I’ve been mulling on the things I said and the things some of you said in response to my post that asked, “How do we choose light?” You guys offered me so much there that I think it’s still settling into my soul. That’s how I think about these things…it’s like the new ideas need a chance to bonk around in my soul to see if they find a place, or disrupt things that are already there, or add clarity, or something totally different. For those who’ve watched The Price is Right enough times, it’s like Soul Plinko.
One of the conclusions I’ve come to (at least for now) is the idea that God’s calling is probably something different than I’ve ever thought before. I don’t just mean that his calling on my life is different, but that calling itself is a different sort of thing.
I’ve always waited for the herald, or the voice from the sky, or the flippity-flup of my heart that would indicate that I’ve found IT, the thing that God is sitting up there waiting for me to figure out that I’m supposed to do (or, more realistically, one of the things). I’ve wanted something outside myself to let me know that I’m in the right place, whether that’s another person, God himself, or my own body that makes the confirmation (note: the relationship this indicates I’ve had/I have with my body could be a whole ‘nother post).
So here’s the idea I’ve been looking at in wonderment and awe: What if God built his calling for me into…well…ME? What if it’s…not quite hard-wired, but something like that…into the structure of my personality and my heart and even my body?
I think this is what some of you were getting at before, but I’ve had to find words and ideas for it that I could understand and that assuage my fears of “going off the deep end.”
I like this idea for several reasons:
1) It preserves God’s role. If any of what I do is ever only about me, I think I’m lost. If it’s about being me for the sake of being me, I see myself wandering forever in the oblivion of my soul. It’s not a pretty picture.
2) It preserves God’s image in me. The imago dei is there, it comes out in particular ways through me, and it doesn’t come out in those ways in everyone.
3) It allows for the influences of sin. I know that God’s image in me is battered and twisted and oozing in places. I know that it doesn’t get reflected the way he intended because I’ve sinned and been sinned against. I know that the pain is as real as the joy. If God built his calling for me in to me, as parts of his image that I’m to show the world, then some of those parts are injured and influenced by sin. It doesn’t mean I shouldn’t go forward in them, but that I should look for healing along the way.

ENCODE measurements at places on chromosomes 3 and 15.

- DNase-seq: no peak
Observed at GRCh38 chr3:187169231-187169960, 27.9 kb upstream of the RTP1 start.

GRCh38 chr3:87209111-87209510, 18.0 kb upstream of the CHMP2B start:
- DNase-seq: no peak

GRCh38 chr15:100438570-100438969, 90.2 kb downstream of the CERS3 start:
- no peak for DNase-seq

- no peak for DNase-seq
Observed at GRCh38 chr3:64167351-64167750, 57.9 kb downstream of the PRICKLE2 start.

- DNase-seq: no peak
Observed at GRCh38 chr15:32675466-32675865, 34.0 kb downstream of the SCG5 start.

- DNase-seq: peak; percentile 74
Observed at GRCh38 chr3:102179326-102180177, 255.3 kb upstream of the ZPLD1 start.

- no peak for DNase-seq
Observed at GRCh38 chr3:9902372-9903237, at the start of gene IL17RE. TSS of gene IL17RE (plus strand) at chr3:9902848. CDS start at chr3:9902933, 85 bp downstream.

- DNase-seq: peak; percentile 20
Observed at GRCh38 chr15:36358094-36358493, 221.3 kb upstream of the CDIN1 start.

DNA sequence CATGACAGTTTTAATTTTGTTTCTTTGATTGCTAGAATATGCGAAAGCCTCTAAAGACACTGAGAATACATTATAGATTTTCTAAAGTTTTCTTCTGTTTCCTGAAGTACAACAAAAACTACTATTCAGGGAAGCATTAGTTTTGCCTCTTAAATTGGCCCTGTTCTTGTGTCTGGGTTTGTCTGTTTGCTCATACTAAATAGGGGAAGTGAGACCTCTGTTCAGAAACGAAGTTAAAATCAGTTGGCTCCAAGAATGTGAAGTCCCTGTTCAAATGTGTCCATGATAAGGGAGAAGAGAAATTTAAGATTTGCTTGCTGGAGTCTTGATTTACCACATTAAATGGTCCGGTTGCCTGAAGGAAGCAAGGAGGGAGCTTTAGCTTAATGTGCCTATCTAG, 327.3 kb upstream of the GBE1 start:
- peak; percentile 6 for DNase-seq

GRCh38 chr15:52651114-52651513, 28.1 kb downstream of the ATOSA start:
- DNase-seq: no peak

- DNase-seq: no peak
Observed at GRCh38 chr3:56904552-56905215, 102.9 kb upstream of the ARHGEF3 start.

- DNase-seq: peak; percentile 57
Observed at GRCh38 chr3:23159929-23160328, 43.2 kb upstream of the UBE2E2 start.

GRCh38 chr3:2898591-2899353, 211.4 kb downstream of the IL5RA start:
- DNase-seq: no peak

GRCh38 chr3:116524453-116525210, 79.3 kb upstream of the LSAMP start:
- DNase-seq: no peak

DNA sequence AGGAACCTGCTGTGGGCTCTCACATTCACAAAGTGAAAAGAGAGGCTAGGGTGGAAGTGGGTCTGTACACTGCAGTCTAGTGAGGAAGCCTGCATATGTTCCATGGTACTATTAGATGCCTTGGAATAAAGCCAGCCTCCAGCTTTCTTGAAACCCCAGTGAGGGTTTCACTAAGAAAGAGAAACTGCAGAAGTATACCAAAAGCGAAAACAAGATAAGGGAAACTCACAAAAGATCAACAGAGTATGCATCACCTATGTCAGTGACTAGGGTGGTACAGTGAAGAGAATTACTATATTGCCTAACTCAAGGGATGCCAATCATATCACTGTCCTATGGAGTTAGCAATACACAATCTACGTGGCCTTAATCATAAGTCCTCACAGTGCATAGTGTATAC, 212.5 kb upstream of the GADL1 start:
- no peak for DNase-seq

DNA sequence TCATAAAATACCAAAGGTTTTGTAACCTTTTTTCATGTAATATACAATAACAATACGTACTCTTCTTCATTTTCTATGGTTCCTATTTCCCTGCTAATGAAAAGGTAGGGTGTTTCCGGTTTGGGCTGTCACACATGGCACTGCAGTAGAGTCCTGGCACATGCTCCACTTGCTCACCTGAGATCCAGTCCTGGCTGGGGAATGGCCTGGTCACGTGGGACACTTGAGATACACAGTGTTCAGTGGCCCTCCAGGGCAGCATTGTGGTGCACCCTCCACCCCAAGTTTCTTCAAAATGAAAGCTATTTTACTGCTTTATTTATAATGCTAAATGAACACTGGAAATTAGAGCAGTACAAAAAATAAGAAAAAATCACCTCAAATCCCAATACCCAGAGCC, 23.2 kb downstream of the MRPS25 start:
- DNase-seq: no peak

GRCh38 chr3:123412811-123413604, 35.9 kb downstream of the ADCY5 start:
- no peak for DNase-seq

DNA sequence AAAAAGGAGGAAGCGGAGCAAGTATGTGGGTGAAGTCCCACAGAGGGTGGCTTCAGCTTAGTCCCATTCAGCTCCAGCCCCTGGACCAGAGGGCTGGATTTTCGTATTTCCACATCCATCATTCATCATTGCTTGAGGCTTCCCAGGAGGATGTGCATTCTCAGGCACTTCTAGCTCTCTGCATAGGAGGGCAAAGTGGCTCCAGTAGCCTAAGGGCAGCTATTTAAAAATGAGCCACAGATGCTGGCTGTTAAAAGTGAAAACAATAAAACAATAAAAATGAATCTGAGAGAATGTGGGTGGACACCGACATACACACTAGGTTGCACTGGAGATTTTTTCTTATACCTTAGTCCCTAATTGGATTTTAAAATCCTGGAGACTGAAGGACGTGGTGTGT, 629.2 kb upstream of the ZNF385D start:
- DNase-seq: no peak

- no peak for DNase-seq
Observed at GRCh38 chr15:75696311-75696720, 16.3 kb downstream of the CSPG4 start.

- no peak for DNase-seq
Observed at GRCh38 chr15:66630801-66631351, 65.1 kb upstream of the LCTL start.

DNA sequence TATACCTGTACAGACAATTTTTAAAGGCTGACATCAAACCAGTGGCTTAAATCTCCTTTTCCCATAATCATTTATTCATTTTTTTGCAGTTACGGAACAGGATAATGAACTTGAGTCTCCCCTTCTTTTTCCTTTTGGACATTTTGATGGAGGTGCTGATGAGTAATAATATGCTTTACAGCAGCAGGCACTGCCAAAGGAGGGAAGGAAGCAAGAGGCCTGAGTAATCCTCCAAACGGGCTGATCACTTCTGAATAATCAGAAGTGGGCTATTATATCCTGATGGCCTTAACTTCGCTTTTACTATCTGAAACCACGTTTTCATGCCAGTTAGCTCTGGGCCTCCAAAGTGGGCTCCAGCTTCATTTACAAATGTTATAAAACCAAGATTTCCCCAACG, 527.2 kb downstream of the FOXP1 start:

4) It deals well with my experience. I’ve experienced the desire to write like a calling from within, like there’s a voice ahead of me, just over the next mountain, down in the green valley by the river, calling to me to write and I keep chasing after it but I don’t ever catch up.
5) It allows for multiple callings. It makes sense that God would call me (and each of us) to be or do to more than one thing, to be about more than one thing. I’ve always felt like there are so many directions that I feel called to, and the push to choose one has been painful.
6) It allows for both human choice and the influence of circumstance. There are SO MANY things I’d love to learn to do, to pursue and follow after. I can’t do all of them, but I think they would all reveal more about God. So I choose to do the ones that come before in particular ways and that are achievalbe given my lifestyle, free time, and financial means. In another life, I might have been a cellist or a sailboat-racer, but I haven’t made the choice or had the opportunity to learn those things and so I don’t reflect God in those ways.
7) It shows God as a lavish, loving Father. We each have so many things we could pursue. We’re more drawn to some than to others, but there’s still more to pursue than we possibly could. And from these things that we know we could love, God lets us choose. I think there are particular things he puts on particular hearts where it would be wrong to choose something else, but this doesn’t seem to happen very often. There are so many good gifts that we have to choose among them for the ones we love the most.
8) It accounts for people who never get a chance to pursue anything. Getting to pursue our hearts and our gifts is something that, at least in part, comes out of luxury. I don’t have to work 12-hour days to put food on the table, so I have time to write and paint and hear peoples’ God-stories. If I did have to work 12-hour days, I would come in at night, grab a bite to eat, kiss Dave, and go to bed. That wouldn’t mean that the things I love weren’t in my heart, but that sin kept them from flourishing. I still would have the image of God in me, with all those callings, but I wouldn’t get to pursue them the same way I can now. I would pursue them in smaller ways. That’s a hard life, but it comforts me to think that the inside is still the same even though it looks different on the outside.
9) It allows me to pursue myself and makes that into a way to pursue God. As long as I pursue me and the things in my own heart with God and his glory in mind, self-pursuit is a good thing. As I pursue me, I pursue God. As I get to know myself, I get to know him.
Functionally, I’m not sure how much this idea really helps me. I still have to choose what I want to do and when and how and where I want to do it. But I feel a lot more free emotionally and spiritually to shake out the box of my soul and see what’s inside that I don’t even know about yet.
Note: You know, I read this back through and it sounds so…academic, or theological. And I don’t write it that way. Truly, these things are on my heart and in my soul.